Ballooning costs to repair the elevator at police/fire headquarters are scheduled to prompt a discussion of much broader issues with that building and the Civic Center at Monday night’s Evanston City Council meeting.

Last fall Colley Elevator Co. of Bensonville estimated it would cost $177,000 to repair the elevator, which was struggling to reach the second floor of the building.

The headquarters was completed in 1949 without an elevator, and the elevator was added in 1985.

After repair work began, city staff says, contractors discovered that the concrete block walls surrounding the elevator were not secured to the rest of the building at the second floor level and were being held in place only by the rail the elevator runs on.

So the city agreed this spring to spend an additional $245,300 to rebuild the second floor walls and investigate the condition of the block walls on the first floor and basement.

And you can guess what happened next. The contractors discovered that the rest of the walls were also in bad shape and need to be reconstructed correctly from the foundation up.

New repair cost estimate — $1 million to $1.5 million.

The project is expected to take seven to nine months and may require relocation of the men’s lockup, the evidence processing room and other facilities in the building.

In a memo to the Council, City Engineer Lara Biggs notes that the headquarters building was designed for roughly 100 employees but now houses about 220 police and fire department workers.

The building also doesn’t comply with Americans with Disabilities Act rules, Biggs says, and the layout and limited space make it impossible to bring the building into compliance.

City staff estimate that the police/fire headquarters building will need $5.5 million in additional repairs over the next five years.

In 2021 staff estimated needed improvements at the Civic Center exceed $23 million.

In October 2021 the the City Council voted 5-4 to spend $367,000 on a consulting report from AECOM studying the feasibility of building a new civic center and police and fire headquarters somewhere in or near downtown.

Fans of having city staff remain in the existing Civic Center building tried but failed to derail the AECOM contract after the Council vote.

Last June the AECOM contract was amended to add consideration of building a new police headquarters adjacent to the existing Civic Center.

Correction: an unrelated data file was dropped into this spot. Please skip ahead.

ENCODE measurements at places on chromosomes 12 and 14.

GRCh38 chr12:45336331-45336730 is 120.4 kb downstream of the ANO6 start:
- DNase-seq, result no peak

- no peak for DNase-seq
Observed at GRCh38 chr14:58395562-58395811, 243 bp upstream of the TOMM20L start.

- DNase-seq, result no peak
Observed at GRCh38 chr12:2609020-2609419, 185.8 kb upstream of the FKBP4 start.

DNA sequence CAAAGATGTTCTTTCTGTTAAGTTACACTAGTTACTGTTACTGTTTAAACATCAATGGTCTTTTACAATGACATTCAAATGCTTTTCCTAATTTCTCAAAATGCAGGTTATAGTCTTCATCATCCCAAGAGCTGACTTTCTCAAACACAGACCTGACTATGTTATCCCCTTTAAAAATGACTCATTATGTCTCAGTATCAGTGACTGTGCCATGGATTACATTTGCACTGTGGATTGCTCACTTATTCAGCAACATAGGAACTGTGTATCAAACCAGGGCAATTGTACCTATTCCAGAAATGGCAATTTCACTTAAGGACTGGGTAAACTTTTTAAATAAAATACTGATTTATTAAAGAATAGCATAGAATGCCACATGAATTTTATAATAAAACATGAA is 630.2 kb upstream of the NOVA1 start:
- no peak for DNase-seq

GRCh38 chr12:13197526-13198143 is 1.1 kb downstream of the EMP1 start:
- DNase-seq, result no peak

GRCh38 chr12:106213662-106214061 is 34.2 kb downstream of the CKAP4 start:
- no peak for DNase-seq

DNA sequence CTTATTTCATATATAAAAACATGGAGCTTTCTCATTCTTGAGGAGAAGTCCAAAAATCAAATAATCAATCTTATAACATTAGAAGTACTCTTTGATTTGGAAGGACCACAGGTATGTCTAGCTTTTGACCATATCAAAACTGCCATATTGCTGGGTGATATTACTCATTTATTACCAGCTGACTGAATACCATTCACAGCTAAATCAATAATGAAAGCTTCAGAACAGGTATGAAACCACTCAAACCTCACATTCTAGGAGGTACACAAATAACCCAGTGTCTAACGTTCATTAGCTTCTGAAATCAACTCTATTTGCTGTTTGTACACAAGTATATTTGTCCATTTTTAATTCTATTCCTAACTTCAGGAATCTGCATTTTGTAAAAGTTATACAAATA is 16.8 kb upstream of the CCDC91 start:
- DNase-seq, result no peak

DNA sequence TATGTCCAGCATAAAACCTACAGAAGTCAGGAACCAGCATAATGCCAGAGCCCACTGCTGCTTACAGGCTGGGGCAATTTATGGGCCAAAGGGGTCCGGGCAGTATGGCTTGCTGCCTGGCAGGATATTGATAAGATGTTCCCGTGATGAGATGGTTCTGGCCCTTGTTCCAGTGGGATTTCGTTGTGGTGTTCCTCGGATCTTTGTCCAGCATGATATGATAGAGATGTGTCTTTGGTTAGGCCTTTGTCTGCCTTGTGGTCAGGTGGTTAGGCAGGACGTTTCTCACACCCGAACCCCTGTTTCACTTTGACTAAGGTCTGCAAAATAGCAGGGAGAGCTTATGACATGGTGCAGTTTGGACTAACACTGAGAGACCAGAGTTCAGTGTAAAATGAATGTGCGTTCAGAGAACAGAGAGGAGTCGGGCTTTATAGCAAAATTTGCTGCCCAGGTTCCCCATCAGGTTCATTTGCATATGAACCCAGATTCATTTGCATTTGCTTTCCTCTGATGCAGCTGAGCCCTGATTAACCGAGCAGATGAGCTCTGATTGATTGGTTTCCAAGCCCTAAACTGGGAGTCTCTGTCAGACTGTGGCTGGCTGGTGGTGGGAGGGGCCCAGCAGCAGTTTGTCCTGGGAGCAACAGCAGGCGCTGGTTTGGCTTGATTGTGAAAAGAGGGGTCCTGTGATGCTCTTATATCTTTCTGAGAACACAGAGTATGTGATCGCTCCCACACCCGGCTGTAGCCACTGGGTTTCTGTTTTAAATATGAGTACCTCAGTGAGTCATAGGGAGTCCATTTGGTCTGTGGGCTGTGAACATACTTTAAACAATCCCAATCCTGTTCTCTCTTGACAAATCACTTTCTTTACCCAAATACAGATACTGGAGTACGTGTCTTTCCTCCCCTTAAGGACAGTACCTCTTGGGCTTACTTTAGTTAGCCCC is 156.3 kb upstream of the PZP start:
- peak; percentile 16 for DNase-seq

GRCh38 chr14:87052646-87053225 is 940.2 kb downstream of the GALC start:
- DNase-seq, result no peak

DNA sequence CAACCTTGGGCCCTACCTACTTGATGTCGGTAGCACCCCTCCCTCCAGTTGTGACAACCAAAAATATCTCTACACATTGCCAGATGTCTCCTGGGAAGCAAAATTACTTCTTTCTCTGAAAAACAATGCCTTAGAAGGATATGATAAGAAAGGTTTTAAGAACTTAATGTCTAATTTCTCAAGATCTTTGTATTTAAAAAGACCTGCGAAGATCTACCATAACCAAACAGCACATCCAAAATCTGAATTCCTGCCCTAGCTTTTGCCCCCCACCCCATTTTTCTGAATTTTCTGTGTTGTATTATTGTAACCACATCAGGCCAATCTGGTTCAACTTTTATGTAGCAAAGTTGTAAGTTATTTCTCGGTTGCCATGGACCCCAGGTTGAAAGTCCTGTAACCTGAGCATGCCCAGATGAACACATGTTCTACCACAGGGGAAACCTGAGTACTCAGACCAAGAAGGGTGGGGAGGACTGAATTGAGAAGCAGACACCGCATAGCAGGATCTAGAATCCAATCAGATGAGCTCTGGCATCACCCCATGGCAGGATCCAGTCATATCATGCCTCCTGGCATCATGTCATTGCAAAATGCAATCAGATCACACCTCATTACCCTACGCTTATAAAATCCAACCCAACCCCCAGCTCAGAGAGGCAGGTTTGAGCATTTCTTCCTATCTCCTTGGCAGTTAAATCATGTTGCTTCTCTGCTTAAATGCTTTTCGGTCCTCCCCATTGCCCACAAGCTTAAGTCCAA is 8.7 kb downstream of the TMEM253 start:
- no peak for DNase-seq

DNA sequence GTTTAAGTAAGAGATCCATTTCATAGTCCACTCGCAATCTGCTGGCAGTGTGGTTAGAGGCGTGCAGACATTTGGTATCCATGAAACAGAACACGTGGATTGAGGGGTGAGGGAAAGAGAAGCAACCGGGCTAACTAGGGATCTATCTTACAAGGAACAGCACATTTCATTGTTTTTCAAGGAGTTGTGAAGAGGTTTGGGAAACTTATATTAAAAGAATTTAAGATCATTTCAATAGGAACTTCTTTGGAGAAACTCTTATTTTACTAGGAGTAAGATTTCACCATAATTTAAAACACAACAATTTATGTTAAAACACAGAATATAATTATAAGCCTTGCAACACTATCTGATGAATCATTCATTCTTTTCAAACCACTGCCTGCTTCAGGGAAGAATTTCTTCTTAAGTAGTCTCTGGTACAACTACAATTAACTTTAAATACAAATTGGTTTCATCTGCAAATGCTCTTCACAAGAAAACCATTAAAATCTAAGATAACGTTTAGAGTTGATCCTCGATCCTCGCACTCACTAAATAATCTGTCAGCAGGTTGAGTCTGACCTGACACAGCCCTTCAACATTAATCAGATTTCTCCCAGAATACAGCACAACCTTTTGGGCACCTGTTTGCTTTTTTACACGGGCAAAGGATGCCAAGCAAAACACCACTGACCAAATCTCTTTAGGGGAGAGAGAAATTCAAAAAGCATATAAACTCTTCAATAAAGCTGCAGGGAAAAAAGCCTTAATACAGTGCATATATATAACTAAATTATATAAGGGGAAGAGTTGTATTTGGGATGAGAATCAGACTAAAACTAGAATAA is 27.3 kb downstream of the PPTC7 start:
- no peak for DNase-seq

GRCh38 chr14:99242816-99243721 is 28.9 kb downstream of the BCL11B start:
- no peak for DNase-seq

That study apparently has not yet been completed, but Biggs says the consultant has provided staff with “potential options” for renovating or relocating the two buildings and will seek “additional feedback” from council members Monday night to help “refine the recommendations.”

In recent years the city has replaced its Robert Crown Community Center and is has approved plans to build a new Animal Shelter.

But Biggs says that major facilities issues also need to be addressed at the Ecology Center, the Noyes Cultural Arts Center and the Service Center.

The council meeting is scheduled to start at 6:45 p.m. at the Civic Center.

Bill Smith is the editor and publisher of Evanston Now.

Join the Conversation


  1. Why was there never any public conversation about putting the Fifth Ward School in the Civic Center?

    it is a historic site in the fifth ward, used to be a school, and has plenty of green space in Ingraham Park (and a block away at Noyes). Yes, the upkeep costs are significant, but probably no more than building a new school.

    1. And to this point, the greenest building is one that doesn’t need to be built but reused/repurposed.

  2. Without a doubt the City needs to have a Civic Center, and HQ for police and fire. I have no opinion on whether it is better to repair what they have or build new.

    I do urge City Council to contemplate the political challenges of having to maintain properties before it moves to acquire anything new, especially if it is not essential for the city government to function. A specific case is the idea brought up last year of buying a developing property to manage as affordable housing ( When it is new it may well be fine. But over time it will require maintenance just like the current city buildings including Harley Clark.